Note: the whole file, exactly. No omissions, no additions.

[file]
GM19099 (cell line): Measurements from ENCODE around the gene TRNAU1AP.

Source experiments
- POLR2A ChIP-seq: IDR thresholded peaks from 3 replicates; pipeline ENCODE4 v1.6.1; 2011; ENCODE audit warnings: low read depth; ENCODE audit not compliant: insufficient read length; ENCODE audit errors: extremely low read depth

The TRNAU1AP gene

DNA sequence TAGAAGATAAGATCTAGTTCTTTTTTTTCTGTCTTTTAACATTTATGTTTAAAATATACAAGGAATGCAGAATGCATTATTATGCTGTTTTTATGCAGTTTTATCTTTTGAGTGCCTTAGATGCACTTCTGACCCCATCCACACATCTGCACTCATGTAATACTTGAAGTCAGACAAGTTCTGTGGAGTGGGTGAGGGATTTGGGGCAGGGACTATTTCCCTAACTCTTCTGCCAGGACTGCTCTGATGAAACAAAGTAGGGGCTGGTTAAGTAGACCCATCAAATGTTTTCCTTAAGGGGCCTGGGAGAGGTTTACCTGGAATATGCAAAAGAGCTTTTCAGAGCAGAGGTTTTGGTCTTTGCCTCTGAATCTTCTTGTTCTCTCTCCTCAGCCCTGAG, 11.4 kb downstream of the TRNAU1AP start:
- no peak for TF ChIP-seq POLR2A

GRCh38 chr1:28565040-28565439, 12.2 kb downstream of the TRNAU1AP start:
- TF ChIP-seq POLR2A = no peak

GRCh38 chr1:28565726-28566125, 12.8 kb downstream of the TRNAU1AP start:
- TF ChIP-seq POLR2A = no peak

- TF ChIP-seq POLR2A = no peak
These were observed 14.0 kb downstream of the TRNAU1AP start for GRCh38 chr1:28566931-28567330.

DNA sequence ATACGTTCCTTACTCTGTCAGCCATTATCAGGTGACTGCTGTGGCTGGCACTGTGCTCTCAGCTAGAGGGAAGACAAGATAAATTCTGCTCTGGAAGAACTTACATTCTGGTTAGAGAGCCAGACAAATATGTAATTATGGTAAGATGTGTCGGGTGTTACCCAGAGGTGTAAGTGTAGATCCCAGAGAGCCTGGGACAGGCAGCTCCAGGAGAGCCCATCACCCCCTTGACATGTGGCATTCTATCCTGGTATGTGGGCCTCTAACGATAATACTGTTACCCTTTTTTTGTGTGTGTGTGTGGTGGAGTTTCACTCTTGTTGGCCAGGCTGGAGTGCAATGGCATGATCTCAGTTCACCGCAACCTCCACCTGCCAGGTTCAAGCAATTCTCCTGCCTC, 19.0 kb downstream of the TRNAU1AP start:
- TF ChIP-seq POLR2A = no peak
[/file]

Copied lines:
GM19099 (cell line): Measurements from ENCODE around the gene TRNAU1AP.

Source experiments
- POLR2A ChIP-seq: IDR thresholded peaks from 3 replicates; pipeline ENCODE4 v1.6.1; 2011; ENCODE audit warnings: low read depth; ENCODE audit not compliant: insufficient read length; ENCODE audit errors: extremely low read depth

The TRNAU1AP gene

DNA sequence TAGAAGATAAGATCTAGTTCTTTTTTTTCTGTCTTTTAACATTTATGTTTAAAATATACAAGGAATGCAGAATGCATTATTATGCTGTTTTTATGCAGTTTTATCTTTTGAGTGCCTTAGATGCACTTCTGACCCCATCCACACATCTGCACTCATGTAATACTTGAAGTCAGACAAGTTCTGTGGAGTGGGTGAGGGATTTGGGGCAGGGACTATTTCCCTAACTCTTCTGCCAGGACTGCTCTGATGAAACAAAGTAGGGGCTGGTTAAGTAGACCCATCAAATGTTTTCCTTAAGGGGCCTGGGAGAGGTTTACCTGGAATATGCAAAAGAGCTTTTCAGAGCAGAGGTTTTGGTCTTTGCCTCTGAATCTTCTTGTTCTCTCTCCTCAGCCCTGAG, 11.4 kb downstream of the TRNAU1AP start:
- no peak for TF ChIP-seq POLR2A

GRCh38 chr1:28565040-28565439, 12.2 kb downstream of the TRNAU1AP start:
- TF ChIP-seq POLR2A = no peak

GRCh38 chr1:28565726-28566125, 12.8 kb downstream of the TRNAU1AP start:
- TF ChIP-seq POLR2A = no peak

- TF ChIP-seq POLR2A = no peak
These were observed 14.0 kb downstream of the TRNAU1AP start for GRCh38 chr1:28566931-28567330.

DNA sequence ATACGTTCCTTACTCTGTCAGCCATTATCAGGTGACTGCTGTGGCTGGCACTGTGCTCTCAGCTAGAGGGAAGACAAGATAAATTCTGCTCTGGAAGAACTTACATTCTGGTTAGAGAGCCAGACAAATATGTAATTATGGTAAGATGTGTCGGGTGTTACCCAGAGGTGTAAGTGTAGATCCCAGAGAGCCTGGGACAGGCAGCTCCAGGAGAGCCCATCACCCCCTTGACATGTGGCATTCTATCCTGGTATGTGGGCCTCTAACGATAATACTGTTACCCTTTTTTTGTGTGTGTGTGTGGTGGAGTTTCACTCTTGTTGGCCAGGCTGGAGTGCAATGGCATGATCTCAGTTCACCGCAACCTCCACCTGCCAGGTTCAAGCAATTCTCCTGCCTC, 19.0 kb downstream of the TRNAU1AP start:
- TF ChIP-seq POLR2A = no peak